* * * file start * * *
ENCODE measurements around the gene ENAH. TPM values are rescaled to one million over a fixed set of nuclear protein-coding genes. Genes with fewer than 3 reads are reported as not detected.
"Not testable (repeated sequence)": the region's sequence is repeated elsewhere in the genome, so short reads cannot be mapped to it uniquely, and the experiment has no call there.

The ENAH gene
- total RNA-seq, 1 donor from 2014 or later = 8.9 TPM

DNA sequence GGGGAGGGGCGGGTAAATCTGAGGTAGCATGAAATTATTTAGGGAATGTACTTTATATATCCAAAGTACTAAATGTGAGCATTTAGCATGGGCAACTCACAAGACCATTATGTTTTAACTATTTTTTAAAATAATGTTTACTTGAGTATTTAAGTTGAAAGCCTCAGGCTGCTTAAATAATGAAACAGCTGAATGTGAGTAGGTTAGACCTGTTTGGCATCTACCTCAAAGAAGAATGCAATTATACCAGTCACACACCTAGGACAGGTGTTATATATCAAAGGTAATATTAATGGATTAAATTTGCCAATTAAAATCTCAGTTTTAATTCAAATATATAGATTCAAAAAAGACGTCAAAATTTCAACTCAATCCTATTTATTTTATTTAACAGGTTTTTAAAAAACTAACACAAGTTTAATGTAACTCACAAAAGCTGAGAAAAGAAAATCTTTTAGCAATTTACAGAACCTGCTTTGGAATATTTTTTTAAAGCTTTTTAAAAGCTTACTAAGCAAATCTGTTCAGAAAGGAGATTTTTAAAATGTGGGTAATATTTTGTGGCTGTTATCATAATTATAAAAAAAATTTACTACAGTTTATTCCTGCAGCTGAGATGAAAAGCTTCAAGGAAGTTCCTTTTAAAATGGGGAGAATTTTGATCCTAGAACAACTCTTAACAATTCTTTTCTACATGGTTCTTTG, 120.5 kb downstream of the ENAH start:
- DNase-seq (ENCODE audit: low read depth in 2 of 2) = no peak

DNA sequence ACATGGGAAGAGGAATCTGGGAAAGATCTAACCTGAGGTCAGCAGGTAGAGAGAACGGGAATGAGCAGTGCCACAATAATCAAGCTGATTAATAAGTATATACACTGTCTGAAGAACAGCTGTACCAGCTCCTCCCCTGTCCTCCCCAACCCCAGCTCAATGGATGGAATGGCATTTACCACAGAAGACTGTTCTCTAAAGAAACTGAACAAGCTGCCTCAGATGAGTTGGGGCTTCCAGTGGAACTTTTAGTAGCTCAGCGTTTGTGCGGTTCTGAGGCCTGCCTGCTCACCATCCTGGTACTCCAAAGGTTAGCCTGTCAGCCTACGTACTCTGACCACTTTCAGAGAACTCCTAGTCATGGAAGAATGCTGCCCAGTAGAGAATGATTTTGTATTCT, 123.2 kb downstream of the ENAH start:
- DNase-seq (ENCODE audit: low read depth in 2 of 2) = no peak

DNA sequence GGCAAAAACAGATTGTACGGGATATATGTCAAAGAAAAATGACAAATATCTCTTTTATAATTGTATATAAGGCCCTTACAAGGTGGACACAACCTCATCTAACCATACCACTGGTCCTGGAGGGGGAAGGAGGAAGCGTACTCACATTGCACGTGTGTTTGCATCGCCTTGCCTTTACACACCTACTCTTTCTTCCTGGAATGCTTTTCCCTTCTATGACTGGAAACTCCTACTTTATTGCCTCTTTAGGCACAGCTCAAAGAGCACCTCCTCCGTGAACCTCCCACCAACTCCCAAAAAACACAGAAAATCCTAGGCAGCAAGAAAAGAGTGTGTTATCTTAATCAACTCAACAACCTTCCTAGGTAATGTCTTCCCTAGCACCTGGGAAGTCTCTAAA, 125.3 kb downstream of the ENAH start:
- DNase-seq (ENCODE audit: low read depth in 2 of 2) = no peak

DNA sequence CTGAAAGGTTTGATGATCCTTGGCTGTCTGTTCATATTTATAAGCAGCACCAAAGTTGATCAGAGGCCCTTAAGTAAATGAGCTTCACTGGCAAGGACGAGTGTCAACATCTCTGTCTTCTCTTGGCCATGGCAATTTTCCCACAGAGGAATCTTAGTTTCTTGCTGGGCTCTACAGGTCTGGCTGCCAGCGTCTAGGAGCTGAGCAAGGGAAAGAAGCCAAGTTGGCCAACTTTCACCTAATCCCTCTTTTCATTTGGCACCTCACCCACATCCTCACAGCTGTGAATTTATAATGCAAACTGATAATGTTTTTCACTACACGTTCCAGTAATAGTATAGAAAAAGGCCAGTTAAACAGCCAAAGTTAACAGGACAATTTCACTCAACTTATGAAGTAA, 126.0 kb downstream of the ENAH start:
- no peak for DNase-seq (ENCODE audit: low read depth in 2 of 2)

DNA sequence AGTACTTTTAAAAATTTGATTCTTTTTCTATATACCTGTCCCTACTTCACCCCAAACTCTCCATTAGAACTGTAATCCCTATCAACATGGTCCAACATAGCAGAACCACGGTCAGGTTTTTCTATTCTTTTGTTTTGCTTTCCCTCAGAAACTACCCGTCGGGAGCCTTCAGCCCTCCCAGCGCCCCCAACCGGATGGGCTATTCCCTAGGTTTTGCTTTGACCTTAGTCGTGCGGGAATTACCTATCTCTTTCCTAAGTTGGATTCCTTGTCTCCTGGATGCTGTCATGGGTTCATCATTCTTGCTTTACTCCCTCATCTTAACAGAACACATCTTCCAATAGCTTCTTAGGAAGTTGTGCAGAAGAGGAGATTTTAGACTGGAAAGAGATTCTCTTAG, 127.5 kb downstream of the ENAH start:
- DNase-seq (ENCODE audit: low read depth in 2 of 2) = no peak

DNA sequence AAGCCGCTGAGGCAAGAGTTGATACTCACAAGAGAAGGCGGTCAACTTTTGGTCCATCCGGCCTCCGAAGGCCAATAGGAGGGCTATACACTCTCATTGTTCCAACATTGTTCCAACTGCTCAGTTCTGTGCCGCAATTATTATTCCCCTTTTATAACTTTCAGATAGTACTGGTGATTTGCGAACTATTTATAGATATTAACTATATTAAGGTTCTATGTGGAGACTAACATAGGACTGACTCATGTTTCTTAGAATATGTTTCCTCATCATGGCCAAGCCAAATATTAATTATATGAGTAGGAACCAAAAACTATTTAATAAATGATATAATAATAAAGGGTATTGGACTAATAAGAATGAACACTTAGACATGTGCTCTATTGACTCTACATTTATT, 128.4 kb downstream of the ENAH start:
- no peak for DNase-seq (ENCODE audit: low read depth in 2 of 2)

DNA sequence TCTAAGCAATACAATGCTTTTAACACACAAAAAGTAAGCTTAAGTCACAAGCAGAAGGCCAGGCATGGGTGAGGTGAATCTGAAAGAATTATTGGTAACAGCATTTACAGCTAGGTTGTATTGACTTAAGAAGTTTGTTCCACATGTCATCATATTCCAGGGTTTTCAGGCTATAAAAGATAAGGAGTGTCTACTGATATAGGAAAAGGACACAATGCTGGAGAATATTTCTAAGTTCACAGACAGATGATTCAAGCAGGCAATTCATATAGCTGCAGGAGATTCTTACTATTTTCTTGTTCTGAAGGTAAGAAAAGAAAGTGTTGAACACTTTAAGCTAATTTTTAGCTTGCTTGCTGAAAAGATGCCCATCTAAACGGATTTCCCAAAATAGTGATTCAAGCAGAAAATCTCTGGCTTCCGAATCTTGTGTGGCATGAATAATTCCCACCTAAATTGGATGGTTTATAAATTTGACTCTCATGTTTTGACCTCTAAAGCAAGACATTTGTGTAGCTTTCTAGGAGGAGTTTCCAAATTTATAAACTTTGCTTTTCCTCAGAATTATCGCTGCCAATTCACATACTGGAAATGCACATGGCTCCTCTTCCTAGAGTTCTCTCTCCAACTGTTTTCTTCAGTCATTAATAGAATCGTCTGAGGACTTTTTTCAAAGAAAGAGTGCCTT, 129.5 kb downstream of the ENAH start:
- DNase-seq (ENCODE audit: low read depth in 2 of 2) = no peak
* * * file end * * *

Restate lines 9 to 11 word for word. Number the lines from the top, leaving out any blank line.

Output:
DNA sequence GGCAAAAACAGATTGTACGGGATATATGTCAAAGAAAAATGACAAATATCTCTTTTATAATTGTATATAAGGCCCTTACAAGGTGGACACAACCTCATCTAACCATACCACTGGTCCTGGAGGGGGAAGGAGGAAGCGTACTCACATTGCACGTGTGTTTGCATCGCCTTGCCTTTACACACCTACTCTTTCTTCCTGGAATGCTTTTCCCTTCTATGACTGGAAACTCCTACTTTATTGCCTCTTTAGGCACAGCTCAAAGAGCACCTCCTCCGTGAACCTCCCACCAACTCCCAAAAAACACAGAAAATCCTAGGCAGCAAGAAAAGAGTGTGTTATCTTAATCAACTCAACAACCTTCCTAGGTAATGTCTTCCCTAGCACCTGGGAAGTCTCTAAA, 125.3 kb downstream of the ENAH start:
- DNase-seq (ENCODE audit: low read depth in 2 of 2) = no peak

DNA sequence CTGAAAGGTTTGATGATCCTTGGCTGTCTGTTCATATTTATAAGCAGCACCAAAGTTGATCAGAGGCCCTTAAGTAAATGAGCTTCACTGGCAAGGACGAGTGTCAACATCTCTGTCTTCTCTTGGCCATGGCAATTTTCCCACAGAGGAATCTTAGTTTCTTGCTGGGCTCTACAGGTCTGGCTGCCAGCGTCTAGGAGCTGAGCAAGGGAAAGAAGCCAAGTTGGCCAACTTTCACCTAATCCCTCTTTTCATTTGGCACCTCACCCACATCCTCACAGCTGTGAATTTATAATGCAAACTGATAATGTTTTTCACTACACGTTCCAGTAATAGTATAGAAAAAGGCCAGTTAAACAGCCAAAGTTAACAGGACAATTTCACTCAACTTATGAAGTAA, 126.0 kb downstream of the ENAH start: